The culinary artists at one of Doha’s most beautiful dining spots invite Amica Sicilia in to sample the secrets of their family kitchen tables.
As the great heat of a Doha summer begins to ease, there are few more beautiful places to eat than La Mar by Gastón Acurio at InterContinental Doha. We pass down an avenue of olive trees and through tall latticed dark-wood doors. The double-height dining room is an oasis of neutral tones, natural stone and warm wood, but we are lured beyond it, stepping between twin fountains to our table on the terrace. Our view is the pale golden sand and lapping waves of Doha’s longest private beach, embraced by a curving promenade that runs out to a viewpoint with 360-degree views of the Arabian Gulf and city skyline.
Peruvian cuisine is all about simple, fresh ingredients used to maximum effect: contrasts of colour and texture, sweetness, acidity and heat. This food is a love-affair, a criollo marriage of flavours from Spain to the Amazon, Asia to the Andes, and Gastón Acurio is its premier global ambassador, recruiting the finest young culinary talent to bring his passion to the world.
It’s this strong and active connection to the motherland, under the leadership of Executive Chef Frank Ponce Yalico, that makes dining at La Mar such an entirely authentic and transporting experience. And La Mar is now offering an altogether more intimate invitation. Every Saturday evening, this young and innovative cooking team invites diners to taste a new menu based on the flavours of their homes, the food they grew up eating, secrets handed down generation to generation, now refined, elevated and presented to the world.
And nothing could be more quintessentially Peruvian than the first plate to arrive, Cebiche Amazonico. It’s a genius dish, the key to which is absolute freshness. Chef de Cuisine Luis Huamani, creator of this week’s menu, reminisces about making Cebiche on the beach with fish caught himself off Peru’s long, equally golden but rather wilder Pacific coast. “If you have fresh fish, you have everything,” he tells us. Instead of cooking, the freshest catch of the day is quick cured in lime juice, salt and ice, then bathed in Leche de Tigre. This ‘tiger’s milk’ is an elixir of fish stock, garlic, ginger, aji chillies and coriander. This version is gilded with the unexpected sweetness of mangoes and studded with roasted avocado and Choclo, a large creamy white corn, like giant pearls. The Cebiche is paired with another Peruvian icon, Causa, in which fresh, tender shrimps are layered with delicately whipped potato laced with yellow chillies, avocados and tomatoes (plus, of course, the three ingredients that Chef Luis says make everything better: ‘lime, salt and love’).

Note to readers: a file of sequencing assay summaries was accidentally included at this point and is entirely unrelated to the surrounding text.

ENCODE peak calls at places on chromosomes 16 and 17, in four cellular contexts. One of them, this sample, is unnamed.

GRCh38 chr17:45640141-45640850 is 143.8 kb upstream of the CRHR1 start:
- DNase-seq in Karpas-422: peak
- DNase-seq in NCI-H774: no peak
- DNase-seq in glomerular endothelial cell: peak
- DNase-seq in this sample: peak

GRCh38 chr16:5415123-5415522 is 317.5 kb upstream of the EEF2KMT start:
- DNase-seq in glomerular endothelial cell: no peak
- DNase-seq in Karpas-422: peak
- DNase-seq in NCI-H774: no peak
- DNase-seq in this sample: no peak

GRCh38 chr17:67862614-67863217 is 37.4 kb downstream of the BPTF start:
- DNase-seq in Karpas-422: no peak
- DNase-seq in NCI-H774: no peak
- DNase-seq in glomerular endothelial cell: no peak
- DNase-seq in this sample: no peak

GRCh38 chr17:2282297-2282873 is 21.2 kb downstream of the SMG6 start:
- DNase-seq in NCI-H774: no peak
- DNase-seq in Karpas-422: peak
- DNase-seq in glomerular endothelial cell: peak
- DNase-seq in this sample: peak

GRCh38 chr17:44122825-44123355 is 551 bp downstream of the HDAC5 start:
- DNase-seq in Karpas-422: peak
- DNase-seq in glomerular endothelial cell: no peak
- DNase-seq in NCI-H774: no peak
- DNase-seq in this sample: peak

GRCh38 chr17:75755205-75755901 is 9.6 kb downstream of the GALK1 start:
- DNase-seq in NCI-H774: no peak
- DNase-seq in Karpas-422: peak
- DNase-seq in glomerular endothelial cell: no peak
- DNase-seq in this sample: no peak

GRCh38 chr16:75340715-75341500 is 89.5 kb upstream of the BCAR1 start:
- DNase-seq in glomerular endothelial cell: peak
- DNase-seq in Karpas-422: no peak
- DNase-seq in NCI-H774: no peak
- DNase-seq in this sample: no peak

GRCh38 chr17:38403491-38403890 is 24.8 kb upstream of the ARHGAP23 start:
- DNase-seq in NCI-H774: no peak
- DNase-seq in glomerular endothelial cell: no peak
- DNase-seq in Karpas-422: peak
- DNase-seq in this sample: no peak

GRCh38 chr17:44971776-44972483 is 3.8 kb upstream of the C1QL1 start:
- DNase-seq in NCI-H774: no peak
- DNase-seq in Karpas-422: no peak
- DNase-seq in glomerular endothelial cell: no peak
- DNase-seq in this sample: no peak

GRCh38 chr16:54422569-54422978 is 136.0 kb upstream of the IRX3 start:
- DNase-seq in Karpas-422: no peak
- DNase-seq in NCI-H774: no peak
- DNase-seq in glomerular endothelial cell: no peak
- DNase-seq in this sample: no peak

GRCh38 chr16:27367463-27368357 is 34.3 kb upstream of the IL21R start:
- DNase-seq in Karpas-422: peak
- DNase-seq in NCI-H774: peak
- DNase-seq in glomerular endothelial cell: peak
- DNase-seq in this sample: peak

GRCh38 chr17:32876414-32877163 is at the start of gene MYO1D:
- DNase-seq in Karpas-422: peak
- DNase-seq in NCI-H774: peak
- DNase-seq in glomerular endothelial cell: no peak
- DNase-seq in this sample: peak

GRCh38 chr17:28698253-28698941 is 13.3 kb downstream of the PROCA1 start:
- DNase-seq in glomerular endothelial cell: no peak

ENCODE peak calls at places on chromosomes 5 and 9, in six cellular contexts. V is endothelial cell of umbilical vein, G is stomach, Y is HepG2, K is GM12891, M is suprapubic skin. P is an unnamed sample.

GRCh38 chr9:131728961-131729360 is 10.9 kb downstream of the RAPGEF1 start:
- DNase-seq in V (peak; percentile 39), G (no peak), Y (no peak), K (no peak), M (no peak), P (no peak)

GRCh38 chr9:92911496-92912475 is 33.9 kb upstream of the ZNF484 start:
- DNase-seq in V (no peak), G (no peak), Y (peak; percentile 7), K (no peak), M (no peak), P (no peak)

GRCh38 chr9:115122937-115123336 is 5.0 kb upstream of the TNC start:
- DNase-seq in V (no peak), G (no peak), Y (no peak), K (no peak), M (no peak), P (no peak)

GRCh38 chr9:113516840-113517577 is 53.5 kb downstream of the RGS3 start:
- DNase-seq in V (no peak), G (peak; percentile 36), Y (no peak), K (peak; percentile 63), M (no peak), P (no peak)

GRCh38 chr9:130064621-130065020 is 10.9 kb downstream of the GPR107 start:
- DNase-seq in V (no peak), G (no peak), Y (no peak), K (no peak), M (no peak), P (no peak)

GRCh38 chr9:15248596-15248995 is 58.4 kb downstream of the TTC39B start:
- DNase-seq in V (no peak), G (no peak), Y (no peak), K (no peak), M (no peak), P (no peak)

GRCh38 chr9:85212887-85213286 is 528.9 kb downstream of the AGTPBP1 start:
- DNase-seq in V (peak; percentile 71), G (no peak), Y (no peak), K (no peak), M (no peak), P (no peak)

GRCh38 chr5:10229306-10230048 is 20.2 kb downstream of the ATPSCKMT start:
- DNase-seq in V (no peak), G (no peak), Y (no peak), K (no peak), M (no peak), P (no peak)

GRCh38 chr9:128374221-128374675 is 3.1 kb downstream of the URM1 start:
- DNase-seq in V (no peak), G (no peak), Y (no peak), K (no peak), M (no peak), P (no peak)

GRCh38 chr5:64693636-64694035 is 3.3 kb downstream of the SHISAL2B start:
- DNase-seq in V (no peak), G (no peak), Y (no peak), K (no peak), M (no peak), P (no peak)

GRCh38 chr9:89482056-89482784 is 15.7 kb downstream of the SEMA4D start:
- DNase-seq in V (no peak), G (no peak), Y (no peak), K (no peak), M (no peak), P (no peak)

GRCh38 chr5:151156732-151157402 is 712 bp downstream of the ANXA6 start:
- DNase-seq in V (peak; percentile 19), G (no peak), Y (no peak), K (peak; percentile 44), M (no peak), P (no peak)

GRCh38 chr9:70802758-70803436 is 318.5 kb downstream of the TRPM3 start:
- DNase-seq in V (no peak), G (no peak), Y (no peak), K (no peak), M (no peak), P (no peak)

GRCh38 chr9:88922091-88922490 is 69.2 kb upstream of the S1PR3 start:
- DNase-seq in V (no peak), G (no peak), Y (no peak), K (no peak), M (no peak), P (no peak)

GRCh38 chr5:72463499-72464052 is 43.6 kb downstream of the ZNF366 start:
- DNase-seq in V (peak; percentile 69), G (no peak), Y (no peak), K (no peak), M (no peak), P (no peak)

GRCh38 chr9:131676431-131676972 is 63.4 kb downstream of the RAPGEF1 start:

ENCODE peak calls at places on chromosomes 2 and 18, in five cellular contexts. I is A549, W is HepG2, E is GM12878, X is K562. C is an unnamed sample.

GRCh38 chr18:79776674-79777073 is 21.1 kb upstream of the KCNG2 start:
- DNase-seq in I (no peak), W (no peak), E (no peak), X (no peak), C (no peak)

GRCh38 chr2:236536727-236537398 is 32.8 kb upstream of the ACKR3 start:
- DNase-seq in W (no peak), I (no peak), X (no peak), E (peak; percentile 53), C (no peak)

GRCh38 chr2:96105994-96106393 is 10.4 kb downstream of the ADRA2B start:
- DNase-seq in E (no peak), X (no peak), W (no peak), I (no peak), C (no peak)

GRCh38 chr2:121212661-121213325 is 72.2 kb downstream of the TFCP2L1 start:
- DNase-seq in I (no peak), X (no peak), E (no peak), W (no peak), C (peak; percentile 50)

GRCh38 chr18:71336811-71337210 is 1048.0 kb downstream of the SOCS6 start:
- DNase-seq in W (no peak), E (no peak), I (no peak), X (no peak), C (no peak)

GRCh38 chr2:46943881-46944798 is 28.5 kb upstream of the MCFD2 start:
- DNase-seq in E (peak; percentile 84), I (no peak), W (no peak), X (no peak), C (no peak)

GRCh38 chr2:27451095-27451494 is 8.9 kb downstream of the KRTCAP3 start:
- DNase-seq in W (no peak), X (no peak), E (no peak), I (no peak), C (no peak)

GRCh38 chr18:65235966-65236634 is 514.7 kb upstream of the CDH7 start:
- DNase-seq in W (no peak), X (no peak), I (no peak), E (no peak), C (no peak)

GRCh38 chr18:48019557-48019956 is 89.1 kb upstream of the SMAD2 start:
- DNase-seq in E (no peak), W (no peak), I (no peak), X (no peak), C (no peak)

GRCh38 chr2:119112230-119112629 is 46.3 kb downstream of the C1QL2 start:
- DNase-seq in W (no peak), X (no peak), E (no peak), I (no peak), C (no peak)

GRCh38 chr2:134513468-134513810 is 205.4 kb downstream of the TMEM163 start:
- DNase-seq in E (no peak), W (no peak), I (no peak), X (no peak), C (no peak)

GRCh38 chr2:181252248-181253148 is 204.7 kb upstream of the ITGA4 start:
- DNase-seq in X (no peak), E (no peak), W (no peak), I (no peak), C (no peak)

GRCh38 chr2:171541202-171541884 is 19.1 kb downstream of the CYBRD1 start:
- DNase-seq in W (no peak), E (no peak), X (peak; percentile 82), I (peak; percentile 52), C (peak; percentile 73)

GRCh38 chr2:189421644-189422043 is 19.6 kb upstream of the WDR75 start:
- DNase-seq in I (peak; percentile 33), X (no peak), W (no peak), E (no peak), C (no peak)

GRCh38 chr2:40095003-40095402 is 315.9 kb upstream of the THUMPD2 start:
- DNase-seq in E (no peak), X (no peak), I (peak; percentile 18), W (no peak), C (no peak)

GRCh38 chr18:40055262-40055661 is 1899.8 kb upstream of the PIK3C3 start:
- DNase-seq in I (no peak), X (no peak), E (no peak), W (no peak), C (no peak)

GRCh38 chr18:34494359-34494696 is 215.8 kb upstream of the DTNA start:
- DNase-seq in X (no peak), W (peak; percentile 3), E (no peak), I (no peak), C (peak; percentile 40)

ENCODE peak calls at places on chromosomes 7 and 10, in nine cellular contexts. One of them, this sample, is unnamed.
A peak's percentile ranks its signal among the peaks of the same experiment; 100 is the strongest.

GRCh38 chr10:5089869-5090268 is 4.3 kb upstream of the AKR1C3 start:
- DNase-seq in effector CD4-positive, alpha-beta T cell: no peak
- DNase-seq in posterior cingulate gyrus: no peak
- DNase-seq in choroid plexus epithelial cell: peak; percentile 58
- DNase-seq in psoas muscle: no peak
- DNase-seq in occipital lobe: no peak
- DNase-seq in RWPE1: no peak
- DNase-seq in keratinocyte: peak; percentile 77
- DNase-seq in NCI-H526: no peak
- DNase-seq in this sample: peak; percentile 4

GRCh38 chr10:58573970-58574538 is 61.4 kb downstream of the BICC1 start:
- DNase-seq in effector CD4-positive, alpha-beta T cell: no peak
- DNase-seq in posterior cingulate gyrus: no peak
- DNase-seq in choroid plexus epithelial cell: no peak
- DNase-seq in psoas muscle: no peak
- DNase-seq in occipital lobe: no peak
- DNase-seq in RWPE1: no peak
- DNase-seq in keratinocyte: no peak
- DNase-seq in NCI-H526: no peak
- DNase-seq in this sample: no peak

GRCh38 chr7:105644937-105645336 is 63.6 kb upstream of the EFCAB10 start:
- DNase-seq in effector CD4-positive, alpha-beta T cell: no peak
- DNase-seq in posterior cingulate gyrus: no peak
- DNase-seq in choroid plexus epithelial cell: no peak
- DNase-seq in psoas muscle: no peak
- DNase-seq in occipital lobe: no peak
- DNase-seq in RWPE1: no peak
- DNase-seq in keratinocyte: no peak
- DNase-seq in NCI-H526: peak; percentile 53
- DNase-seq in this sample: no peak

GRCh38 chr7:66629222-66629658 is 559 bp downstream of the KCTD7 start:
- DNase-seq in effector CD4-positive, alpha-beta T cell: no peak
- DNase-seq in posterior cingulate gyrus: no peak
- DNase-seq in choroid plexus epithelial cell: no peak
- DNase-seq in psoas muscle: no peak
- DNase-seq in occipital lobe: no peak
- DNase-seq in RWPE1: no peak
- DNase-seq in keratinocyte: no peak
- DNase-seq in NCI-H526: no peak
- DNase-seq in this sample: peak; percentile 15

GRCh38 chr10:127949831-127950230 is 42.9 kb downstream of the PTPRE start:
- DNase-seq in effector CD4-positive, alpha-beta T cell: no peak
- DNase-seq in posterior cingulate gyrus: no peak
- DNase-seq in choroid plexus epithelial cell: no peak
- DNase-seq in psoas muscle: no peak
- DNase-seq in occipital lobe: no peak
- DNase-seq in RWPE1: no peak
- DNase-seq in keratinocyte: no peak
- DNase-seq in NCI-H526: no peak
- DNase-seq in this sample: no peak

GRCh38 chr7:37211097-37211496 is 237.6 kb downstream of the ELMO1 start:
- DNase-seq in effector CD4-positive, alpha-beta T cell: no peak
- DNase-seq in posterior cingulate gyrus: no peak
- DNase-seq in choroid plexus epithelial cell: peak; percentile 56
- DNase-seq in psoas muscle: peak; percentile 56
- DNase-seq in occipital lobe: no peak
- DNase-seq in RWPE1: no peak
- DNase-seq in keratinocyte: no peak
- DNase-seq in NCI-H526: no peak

That was just the warm-up. Next, in swoops a platter of Chabata bread loaded with succulent spit-roasted chicken, and charcoal-roasted fish Anticuchos, a fragrant kebab originating with the Incas. Each one, beautifully flaky, smoky from the coals, nestles on a little bed of buttery corn mash striped with the sweet heat of Rocoto red-chilli cream. This is classic Peruvian street food, meant to be eaten sizzling from the grill, burning your fingers but satisfying your cravings.
Then it’s time for the main event, two recipes entrusted to the chef by his grandmother and hers before her. On one side, a steaming dish of Aji de Gallina, the tenderest chicken cooked in yellow chillies, milk, peanuts and black olives, gently laid over mouthful-sized bites of perfectly crisp home-fried potatoes. Beside it, a vibrant tangle of Tallarines Verdes. Italian emigration to Peru dates back to the 1840s, so this cousin of spaghetti with basil pesto has been enriched over the generations with spinach, evaporated milk and Queso Fresco to a dreamy creaminess.
It’s crowned with a Milanesa, a finely breaded cutlet of beef, crisp outside, tender within. This is comfort food honed to a fine art. We’re wondering whether we could possibly manage anything else, when Chef Luis appears one final time, bearing a surprise that typifies the fun, flair and sophistication of La Mar. Between us is placed a bowl of red-hot coals, with around it a stack of crumbly Alfajores shortbread cookies, a pot of the darkest melted chocolate, a cone of melt-in-your-mouth Manjar Blanco (Peru’s answer to Dulce de Leche caramel) and – the clue to it all – two plump marshmallows.
Toasting our Peruvian smores, we are children again, gobbling sticky molten clouds of joy. Delighted and satisfied, we lean back and savour the view. The lights of the city shimmer out across the water. That stretch of pale gold sand fades to blue, then deepest midnight, reaching upwards to a starry sky.
For reservations and more information, please call La Mar by Gastón Acurio on 4484 4919, WhatsApp 3391 2820 or email email@example.com @lamardoha